Money and Finance in Africa
The Experience of Ghana, Morocco, Nigeria, the Rhodesias and Nyasaland, the Sudan and Tunisia from the establishment of their central banks until 1962
This reissue, first published in 1964, describes the contemporary problems faced and solutions found by the monetary and financial authorities of six African countries: Ghana, Morocco, Nigeria, the Rhodesias, the Sudan and Tunisia, from the establishment of their central banks until 1962.This study explores the special economic and social factors of these African countries and places emphasis upon the atmosphere of rapid change, growth and development. The author indicates common denominators, whilst making due allowance for the character of each individual country.
Table of Contents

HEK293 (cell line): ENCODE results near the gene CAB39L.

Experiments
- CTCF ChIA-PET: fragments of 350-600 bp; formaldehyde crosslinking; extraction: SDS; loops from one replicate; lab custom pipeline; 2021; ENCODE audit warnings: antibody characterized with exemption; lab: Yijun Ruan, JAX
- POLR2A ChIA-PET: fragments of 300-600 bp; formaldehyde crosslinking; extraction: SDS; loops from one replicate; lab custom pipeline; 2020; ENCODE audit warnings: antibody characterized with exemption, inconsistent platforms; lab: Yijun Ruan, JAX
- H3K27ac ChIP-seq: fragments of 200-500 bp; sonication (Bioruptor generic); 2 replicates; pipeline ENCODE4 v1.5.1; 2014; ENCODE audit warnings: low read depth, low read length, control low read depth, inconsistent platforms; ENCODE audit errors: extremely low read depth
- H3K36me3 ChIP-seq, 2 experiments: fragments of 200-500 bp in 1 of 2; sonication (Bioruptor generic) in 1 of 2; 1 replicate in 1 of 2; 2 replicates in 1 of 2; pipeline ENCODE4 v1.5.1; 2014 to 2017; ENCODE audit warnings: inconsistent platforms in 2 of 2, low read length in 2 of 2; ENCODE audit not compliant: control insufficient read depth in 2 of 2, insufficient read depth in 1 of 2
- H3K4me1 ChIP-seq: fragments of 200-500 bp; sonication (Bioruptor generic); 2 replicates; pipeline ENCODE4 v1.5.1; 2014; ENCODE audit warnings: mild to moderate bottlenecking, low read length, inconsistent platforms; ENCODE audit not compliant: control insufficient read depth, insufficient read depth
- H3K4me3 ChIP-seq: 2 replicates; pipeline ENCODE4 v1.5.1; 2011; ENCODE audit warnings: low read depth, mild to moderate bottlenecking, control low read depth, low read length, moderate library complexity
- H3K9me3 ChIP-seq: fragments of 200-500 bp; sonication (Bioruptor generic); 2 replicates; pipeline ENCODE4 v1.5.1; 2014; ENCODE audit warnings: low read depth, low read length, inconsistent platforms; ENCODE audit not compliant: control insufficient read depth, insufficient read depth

Part I 1. Money, Finance and Growth 2. The African Context 3. The Economic Background Part II 4. Central Banks in an African Context 5. The Establishment of Central Banks and their Statutory Obligations 6. Central Bank Policy: Laying a Foundation 7. Central Bank Policy: Making it Effective 8. Summary and Conclusion Part III 9. Financial Intermediaries and the Structure of Credit 10. Commercial Banks 11. Development Banks 12. Agricultural Credit Institutions 13. Savings Institutions and Insurance 14. Money and Capital Markets 15. Summary and Conclusion Part IV 16. The Limits of monetary Policy 17. The History of Monetization 18. The Problem of Monetization 19. Factors Affecting the Money Supply 20. The Fiduciary Issue 21. Interest Rate Policy and Open Market Operations 22. The Evolution of Monetary Policy Part V 23. Modern African Development Plans 24. The Financing of Development Plans 25. The Balance of Payments